- Portsmouth Direct Line
Portsmouth Direct Line
Portsmouth Direct Line
Overview Type Suburban rail, Heavy rail System National Rail Status Operational Locale Hampshire
South East England
Operation Opened 1858 Owner Network Rail Operator(s) South West Trains Rolling stock Class 450, Class 444, Class 455 Technical Track gauge 1,435 mm (4 ft 8 1⁄2 in) Standard gauge Portsmouth Direct LineLegend South Western Main Line Woking Woking carriage sidings Worplesdon New Guildford Line North Downs Line Guildford Guildford Chalk Tunnel St Catherine's Hill Tunnel North Downs Line Cranleigh Line Farncombe Godalming 1st station River Wey Godalming Milford Witley Haslemere Liphook Longmoor Military Railway Liss Midhurst Railways Petersfield Buriton Tunnel Woodcroft Halt Rowlands Castle Denvilles Halt West Coastway Line Hayling Island Branch Line Havant Bedhampton Farlington West Coastway Line Hilsea East Southsea Fratton Portsmouth and Southsea Portsmouth Harbour
The Portsmouth Direct Line is the route of a railway service operated by South West Trains which runs between London Waterloo and Portsmouth Harbour, England. Trains use the same tracks between London and a junction south of Woking as the South Western Main Line (SWML) and West of England Line, and then branch off.
The earliest railway to reach Portsmouth - in reality Gosport on the opposite side of Portsmouth Harbour - was via a London and South Western Railway (LSWR) branch via Fareham to Eastleigh and thence via Winchester to London.
The first section of the direct route was opened to Guildford as the Guildford Junction Railway on 5 May 1845; the line was extended to Godalming on 15 October 1849. The line was extended to Havant in the 1850s as a speculative venture, backed by Portsmouth townspeople frustrated with the circuitous routes via Eastleigh or Brighton. The new line was taken over by the L&SWR who opened it on 28 December 1858, having already reached Portsmouth via Cosham. In order to reach it, however, trains had to use London, Brighton and South Coast Railway (LB&SCR) metals from a junction at Havant, and the latter objected to the L&SWR trains using the line. Fighting and obstruction took place, and passengers were forced to use a horse bus from Denvilles to complete their journey, but after a legal resolution trains ran freely from 24 January 1859.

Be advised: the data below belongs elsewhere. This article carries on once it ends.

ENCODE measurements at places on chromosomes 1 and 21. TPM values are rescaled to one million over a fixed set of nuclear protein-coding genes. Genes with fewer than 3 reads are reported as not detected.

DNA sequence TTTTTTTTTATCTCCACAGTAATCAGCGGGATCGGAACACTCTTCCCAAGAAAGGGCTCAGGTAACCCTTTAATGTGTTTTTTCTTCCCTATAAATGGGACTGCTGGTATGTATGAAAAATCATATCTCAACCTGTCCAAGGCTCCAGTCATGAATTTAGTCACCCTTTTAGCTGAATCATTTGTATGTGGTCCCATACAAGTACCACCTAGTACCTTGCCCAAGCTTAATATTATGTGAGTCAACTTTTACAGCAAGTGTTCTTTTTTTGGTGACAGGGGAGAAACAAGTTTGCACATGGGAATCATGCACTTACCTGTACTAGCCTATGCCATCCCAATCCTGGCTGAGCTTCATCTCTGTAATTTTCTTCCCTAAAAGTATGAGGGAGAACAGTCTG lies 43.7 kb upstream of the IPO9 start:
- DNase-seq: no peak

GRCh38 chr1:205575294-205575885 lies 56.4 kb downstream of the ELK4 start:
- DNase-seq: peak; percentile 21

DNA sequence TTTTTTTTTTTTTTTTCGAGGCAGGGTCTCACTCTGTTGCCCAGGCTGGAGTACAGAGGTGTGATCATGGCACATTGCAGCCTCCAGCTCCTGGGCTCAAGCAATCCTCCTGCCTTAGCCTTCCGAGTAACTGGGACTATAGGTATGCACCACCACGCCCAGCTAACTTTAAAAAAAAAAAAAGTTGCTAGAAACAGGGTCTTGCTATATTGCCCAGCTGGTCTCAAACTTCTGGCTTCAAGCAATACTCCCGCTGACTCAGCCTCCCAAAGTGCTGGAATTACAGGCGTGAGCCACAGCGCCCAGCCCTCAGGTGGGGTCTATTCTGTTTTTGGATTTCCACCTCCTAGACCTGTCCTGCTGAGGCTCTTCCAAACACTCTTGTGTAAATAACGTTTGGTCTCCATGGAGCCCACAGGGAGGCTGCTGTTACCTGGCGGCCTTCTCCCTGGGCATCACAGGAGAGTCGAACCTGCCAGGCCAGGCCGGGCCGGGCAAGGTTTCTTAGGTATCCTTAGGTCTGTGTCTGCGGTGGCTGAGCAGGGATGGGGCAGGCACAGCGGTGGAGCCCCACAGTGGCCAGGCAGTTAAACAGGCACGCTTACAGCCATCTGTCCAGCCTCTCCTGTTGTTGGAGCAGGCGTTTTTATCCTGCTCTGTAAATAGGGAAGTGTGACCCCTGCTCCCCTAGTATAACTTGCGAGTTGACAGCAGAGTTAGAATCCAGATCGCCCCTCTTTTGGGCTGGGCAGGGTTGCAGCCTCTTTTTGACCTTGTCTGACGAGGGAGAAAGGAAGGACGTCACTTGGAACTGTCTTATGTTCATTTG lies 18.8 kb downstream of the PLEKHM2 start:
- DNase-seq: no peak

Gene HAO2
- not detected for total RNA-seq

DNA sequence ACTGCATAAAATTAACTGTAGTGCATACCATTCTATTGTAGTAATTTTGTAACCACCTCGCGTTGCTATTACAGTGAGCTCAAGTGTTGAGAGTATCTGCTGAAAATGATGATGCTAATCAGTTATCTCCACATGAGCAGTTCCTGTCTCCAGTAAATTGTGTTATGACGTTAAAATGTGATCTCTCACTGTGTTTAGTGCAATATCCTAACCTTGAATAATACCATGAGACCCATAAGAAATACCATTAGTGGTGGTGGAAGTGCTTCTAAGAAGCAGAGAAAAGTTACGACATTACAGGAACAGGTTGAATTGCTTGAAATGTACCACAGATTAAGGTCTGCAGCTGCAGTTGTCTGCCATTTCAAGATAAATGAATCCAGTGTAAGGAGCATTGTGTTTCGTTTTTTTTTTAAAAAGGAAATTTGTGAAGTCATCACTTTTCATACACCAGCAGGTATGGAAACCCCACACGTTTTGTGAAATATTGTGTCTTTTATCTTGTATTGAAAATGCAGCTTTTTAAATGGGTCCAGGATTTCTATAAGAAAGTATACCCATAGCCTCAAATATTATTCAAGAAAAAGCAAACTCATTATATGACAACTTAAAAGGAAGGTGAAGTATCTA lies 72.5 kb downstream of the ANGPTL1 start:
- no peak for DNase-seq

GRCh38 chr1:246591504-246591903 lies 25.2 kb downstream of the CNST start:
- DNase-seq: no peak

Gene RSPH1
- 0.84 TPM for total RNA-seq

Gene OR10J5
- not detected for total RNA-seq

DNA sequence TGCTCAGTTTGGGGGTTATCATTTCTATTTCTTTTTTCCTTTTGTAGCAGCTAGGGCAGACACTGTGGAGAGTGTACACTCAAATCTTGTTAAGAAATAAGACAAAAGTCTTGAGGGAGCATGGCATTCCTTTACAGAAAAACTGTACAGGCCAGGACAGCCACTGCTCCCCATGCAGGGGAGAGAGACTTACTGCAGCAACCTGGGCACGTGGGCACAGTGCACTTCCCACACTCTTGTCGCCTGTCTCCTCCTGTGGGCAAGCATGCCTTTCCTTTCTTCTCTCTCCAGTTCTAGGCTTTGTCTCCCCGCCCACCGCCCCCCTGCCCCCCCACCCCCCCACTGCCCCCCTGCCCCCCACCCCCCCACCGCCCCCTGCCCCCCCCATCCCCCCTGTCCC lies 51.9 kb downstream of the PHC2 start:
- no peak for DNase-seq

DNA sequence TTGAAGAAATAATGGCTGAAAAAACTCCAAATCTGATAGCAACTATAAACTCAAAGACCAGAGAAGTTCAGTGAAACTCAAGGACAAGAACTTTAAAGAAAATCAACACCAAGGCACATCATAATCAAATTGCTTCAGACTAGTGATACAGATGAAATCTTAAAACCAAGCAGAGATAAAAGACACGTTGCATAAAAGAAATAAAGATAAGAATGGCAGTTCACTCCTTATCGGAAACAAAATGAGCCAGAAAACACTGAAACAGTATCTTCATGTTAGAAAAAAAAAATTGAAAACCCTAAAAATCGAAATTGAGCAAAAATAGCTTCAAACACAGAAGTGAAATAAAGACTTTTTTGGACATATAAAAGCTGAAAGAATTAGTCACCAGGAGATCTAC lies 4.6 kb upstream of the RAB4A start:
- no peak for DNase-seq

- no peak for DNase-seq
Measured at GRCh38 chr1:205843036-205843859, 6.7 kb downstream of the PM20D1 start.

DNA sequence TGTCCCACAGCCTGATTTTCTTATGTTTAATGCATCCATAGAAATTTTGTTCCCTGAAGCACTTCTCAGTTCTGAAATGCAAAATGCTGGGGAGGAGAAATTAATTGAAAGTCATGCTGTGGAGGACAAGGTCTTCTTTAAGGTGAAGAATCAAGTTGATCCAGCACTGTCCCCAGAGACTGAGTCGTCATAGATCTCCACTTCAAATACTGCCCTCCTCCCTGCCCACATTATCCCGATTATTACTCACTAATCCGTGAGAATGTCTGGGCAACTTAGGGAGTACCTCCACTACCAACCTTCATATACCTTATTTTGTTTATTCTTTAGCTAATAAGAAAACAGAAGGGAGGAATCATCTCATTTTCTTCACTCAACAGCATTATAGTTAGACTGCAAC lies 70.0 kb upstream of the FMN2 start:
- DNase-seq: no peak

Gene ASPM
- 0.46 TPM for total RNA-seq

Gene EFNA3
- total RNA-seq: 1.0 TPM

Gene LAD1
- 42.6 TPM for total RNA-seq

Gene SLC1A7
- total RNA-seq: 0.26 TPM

Services leave London Waterloo along the South Western Main Line and fork off at Woking to take the actual Portsmouth Direct Line. It joins the West Coastway before Havant station and then diverges again at Farlington Junction to reach Portsmouth Harbour
Before electrification, the route was a difficult one, since there are two summits on its 74¼-mile (120 km) run. After using the River Wey valley through Guildford, the line climbs from Godalming for eight miles (13 km) at 1:80/1:82 to a summit near Haslemere; the second climb is three miles (5 km) near Buriton Tunnel south of Petersfield.
SW 110 M-Ch km Woking Junction 0-00 0.00 Worplesdon 2-03 3.25 Guildford 5-45 8.95 Shalford Junction 6-60 10.85 Farncombe 8-58 14.05 Godalming 9-55 15.60 Milford 11-39 18.50 Witley 13-54 22.00 Haslemere 18-17 29.30 Liphook 22-05 35.50 Liss 26-53 42.90 Petersfield 30-09 48.45 Rowlands Castle 38-36 61.90 Havant 41-53 67.05 Bedhampton 42-26 68.10 Farlington Junction 44-50 71.80 Portcreek Junction 45-15 72.70 Hilsea 45-53 73.50 Fratton 47-76 77.15 Portsmouth and Southsea 48-62 78.50 Portsmouth Harbour 49-48 79.80
- ^ "Electric Railways". 'Stendec Systems'. 2007. http://www.electric-railways.co.uk/L2_DC_750_CR/1_general/g3_proj/prj-0d75-sr.html. Retrieved 2007-02-25.
- R.V.J.Butt, (1995). The Directory of Railway Stations. Patrick Stephens Ltd. ISBN 1 85260 508 1
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